Routines are good. I’m back on mine, thanks to my spiffy little recycled paper notebook. I’ve been receiving crits back and critiquing for other writers this week, and I think I’ve hit another realization/glimpse into my own writing. Setting has always been a character for me, and in these two stories I was focusing on voice and other things that I didn’t give setting the attention it needed for the story. In one, I had a thought in my mind that it was “just a valley” so of course it came across that way in my writing. In the other, I had a lot of learning to do about a very specific environment. The information hasn’t been easy to find (I really need a library afternoon), and that also has come across in the story. But in both of those stories, are unique voices, or a unique situation. It’s not enough to carry it right now, not for submitting, but I’m working on it.
Some days I feel like I need a checklist for making sure I don’t forget something a story requires.
Truthfully, I’m making strides. I’ll get there. And whle I’m striding along, here’s a little something for you: Routines for Writers
It’s hard to hit every point on that checklist of what a story needs to be great. Characters, setting, plot, drama, comedy… something is bound to be missing. Personally, my stories lack subplots to the point of absurd single-mindedness on the part of some of my characters.
Of course, my strategy is to shrug it off and assume–but only assume (heh)–that it will work out better in my next piece. Forever forward, that’s my motto. One day, perhaps, I’ll turn back and look to see if I’ve made any progress.,
That’s definitely having faith in yourself, when you put it that way. I do feel that each story is better than the last one, but revising it helps me realize what else I have to learn, so keeping up with edits is key for me right now. It’s good. 🙂
There is so much that goes into a story, that bound to be missing is okay. I get a chance to go back and put it in. Much easier than taking stuff O U T.
Thanks for stopping in. 🙂
i totally know what you mean, in terms of a helpful checklist. if it helps, when i’ve taught short stories, i’ve always had my students fill out a simple chart for each story to help them to recall the story for future exams (regents and otherwise.) very simply and modified for use as a writer:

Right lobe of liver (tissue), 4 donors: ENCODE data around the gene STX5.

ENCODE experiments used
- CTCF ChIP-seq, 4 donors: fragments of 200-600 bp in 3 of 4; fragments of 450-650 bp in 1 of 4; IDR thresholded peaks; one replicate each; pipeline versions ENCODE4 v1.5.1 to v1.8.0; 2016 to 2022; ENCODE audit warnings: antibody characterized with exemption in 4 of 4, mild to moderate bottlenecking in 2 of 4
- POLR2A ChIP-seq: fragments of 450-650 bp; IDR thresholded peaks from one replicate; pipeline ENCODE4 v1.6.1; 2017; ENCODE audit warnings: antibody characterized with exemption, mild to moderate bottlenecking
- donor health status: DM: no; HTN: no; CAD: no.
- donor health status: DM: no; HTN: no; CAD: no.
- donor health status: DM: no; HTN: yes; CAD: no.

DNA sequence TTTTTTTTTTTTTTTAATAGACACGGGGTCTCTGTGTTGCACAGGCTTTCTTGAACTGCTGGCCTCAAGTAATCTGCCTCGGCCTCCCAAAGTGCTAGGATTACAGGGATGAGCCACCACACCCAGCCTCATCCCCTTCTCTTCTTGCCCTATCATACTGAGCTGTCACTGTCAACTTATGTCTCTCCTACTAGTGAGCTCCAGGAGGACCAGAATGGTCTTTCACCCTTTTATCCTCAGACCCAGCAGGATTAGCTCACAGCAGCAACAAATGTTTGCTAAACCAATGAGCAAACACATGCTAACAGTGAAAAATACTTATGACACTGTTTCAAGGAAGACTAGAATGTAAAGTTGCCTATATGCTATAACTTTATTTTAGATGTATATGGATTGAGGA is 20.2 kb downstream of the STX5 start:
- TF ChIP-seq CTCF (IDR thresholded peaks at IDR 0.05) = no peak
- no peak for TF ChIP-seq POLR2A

main character(s): (list each and description)
secondary & other character(s): (description/function)
main and secondary conflict(s):
basic plot summary/outline:
happy writing & break a keyboard!
I’ll show you mine if you show me… oh yeah you showed me yours first. 😉 Here goes:
How Character Changes:
Outline of Events:
My method of operations is:
1) think of something, like a seed from which the stories grows
2) research, research, research
3) think really hard of how the plot will come from all that nonsense that came about in steps 1 & 2.
4) write a first draft, taking care to try and get it right the first time, despite the knowledge that that will never happen
5) revise, taking note of what I screwed up the first time through
6) try my damnedest to correct those mistakes, and vow to never make them again
7) submit, get rejected, then become discouraged
8) get a fantastic idea, then set out to write the next story based on the hope (and often, the fact) that it will be better than the previous ones
9) eventually succeed. hopefully.
10) vow to remove some of these steps, ’cause holy crap that’s a lot.
I think it’s hard to decide how to write ‘the perfect story.’ If an writer ever mastered it, I suspect that said writer would become bored with the craft very quickly and give it up. It’s our journey, our striving toward perfection, that keep us going, producing better work.
At least, that’s my theory.
Hi Alex, it’s a good theory, especially #10. 🙂 And in all honesty, at least the stories I’m writing now are actualy complete stories from the getgo. Not too long ago, my first drafts were merely scenes, or thoughts. I guess I just want to climb the ladder faster than I can actually climb at the moment.